Nitric oxide levels in saliva increase with severity of chronic periodontitis
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The aims of this study were to compare nitric oxide (NO) levels in stimulated whole saliva from individuals with and without generalized chronic periodontitis (GCP), and to evaluate correlations between these levels with a clinical diagnostic parameter. According to specific criteria, 30 individuals were divided into three groups: one comprising individuals without periodontitis (GC), a second comprising individuals with moderate GCP (GM), and a third comprising individuals with advanced GCP (GA). Samples were collected and NO levels measured. NO in the GCP group (GM: 7.78 卻 GA: 15.79 卩 was higher than in the GC group (5.86 卩. NO levels in the GA group were significantly higher (P < 0.0001) than in the GC group, and could also differentiate (P < 0.0001) the moderate and advanced forms of the disease. In addition, positive correlations between NO level and the number of teeth with a probing depth of = 4 mm (r = 0.54) and = 7 mm (r = 0.68) were observed. In conclusion, NO levels are elevated in individuals with GPC and are correlated with a periodontal clinical parameter. These results reveal that this form of periodontal disease and its severity are related to salivary nitrite concentration, indicating that NO may serve as a potential biological marker for detection and/or monitoring of GCP.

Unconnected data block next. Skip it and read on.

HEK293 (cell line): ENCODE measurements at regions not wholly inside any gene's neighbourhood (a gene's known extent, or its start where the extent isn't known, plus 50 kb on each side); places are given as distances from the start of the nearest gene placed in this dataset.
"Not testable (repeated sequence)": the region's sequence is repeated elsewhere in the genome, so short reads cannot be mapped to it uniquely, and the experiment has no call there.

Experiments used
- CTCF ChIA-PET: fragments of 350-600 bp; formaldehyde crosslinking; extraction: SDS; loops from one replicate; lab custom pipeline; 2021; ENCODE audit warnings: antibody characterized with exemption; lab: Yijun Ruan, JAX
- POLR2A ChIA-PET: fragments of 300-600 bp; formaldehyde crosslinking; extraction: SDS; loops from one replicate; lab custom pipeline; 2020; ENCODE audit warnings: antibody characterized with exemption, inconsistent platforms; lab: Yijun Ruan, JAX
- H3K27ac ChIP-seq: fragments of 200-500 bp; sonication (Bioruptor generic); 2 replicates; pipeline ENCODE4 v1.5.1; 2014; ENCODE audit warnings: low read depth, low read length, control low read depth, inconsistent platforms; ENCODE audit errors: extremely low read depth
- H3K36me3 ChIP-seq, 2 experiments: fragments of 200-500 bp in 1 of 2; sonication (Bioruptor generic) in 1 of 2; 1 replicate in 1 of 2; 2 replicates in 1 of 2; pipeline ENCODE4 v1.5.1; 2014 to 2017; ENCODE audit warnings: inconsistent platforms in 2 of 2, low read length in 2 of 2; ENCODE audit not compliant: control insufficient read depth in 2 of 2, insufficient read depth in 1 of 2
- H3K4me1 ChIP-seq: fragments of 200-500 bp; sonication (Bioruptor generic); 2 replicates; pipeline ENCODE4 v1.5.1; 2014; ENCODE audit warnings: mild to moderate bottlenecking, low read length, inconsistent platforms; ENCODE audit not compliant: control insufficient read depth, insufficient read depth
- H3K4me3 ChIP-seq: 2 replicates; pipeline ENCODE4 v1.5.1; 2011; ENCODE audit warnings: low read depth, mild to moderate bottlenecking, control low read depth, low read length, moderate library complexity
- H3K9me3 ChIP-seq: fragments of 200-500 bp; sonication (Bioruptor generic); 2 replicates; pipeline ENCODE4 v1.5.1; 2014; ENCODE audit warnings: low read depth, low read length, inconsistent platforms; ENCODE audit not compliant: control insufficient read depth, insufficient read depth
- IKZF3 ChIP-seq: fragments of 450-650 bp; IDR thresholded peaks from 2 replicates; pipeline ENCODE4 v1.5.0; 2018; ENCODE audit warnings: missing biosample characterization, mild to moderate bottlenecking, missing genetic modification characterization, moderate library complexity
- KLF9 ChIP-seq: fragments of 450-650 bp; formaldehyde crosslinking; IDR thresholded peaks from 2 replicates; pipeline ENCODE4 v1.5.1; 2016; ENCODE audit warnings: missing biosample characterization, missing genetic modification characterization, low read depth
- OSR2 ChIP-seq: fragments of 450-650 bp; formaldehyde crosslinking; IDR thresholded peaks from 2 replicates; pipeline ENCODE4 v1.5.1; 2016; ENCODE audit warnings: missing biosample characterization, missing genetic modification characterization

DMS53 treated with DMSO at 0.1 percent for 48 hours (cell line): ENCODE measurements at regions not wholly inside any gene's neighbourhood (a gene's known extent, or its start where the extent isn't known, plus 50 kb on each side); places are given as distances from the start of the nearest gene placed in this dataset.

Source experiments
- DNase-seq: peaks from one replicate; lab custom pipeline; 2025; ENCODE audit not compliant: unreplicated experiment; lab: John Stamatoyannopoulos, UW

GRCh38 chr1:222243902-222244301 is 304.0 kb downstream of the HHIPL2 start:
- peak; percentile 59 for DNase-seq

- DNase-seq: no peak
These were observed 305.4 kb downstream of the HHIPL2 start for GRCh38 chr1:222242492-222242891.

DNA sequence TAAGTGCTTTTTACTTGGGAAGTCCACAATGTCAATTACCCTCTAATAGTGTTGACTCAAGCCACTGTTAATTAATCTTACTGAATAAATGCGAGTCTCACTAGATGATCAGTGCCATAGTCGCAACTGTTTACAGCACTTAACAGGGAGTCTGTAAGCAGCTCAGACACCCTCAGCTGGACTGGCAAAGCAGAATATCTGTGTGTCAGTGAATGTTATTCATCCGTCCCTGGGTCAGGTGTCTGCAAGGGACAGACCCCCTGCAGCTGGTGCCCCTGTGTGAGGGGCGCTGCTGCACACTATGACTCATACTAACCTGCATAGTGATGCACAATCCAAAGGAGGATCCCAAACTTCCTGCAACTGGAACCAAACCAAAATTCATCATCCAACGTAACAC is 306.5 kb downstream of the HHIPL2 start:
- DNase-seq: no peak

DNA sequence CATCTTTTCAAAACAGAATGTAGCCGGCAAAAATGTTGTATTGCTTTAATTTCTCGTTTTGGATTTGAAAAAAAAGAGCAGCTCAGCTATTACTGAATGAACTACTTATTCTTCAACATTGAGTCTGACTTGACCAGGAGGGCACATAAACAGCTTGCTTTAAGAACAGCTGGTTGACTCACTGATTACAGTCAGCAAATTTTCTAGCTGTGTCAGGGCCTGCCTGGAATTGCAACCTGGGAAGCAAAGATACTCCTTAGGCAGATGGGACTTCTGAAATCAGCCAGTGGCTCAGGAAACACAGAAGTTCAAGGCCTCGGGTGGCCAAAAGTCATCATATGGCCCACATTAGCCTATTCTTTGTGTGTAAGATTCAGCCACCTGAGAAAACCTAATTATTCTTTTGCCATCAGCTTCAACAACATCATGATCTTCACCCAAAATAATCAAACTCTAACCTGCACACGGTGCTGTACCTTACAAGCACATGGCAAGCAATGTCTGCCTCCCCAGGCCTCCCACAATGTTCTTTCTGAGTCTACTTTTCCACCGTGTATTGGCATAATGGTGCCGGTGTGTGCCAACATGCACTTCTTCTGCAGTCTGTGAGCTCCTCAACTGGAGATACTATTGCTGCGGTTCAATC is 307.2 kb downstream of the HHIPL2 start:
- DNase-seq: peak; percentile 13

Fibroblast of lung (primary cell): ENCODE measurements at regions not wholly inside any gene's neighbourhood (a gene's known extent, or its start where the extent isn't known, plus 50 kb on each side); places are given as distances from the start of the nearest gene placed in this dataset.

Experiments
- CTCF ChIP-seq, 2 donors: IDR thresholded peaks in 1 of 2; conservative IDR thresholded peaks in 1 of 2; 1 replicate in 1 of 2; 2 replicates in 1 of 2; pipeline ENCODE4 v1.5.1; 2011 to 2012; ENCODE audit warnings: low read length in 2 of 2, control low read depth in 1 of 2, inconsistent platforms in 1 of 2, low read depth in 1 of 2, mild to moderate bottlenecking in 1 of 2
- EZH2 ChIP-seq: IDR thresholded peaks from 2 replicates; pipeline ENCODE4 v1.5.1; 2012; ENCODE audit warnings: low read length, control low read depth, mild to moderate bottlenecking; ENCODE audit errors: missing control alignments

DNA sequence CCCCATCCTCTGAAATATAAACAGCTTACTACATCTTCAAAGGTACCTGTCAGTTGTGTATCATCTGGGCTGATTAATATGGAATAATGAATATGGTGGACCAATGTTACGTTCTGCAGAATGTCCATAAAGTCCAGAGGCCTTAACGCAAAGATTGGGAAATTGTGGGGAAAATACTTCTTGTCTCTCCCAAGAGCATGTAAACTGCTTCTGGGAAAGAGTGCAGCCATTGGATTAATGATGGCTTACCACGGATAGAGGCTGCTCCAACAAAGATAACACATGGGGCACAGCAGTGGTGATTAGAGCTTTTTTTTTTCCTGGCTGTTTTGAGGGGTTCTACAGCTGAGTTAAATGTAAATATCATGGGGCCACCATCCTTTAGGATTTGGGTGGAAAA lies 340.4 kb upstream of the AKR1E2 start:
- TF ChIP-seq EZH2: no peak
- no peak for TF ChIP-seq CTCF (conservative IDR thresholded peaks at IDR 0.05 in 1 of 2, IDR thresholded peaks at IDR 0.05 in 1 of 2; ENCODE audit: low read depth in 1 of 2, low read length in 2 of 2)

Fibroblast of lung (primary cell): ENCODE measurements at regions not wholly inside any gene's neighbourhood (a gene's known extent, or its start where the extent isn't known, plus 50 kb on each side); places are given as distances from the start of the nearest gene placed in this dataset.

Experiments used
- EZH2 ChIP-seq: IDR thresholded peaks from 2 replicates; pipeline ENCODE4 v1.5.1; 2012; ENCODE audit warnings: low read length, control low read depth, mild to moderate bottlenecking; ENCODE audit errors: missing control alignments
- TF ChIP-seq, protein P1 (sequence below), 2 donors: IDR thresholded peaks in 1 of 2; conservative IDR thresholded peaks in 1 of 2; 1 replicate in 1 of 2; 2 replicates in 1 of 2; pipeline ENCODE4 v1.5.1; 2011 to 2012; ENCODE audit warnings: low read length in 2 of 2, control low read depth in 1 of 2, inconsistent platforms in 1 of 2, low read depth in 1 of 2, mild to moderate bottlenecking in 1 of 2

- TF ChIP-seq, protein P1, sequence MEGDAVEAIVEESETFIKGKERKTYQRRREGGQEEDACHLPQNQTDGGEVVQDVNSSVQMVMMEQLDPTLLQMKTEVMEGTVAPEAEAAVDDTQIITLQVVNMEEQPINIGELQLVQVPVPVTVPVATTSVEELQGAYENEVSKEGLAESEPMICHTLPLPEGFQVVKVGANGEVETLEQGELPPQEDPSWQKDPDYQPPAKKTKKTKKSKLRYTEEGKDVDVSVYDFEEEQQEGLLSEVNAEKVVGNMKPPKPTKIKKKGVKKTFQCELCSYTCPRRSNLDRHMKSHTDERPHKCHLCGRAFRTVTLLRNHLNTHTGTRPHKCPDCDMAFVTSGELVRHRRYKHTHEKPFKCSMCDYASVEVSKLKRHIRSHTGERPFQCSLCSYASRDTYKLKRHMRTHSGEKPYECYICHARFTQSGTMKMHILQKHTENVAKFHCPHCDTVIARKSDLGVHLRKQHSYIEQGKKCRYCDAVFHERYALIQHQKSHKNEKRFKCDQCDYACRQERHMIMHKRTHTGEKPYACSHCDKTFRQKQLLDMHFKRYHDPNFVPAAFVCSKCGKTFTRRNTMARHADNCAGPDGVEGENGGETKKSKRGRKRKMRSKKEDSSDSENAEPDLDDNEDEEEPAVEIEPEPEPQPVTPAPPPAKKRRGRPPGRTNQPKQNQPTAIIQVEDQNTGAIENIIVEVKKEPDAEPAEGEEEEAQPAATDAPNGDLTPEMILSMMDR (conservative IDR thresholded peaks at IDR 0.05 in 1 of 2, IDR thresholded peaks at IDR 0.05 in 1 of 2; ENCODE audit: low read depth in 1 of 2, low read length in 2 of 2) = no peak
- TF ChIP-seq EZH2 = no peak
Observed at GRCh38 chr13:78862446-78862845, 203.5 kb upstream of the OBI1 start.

Journal of Oral Science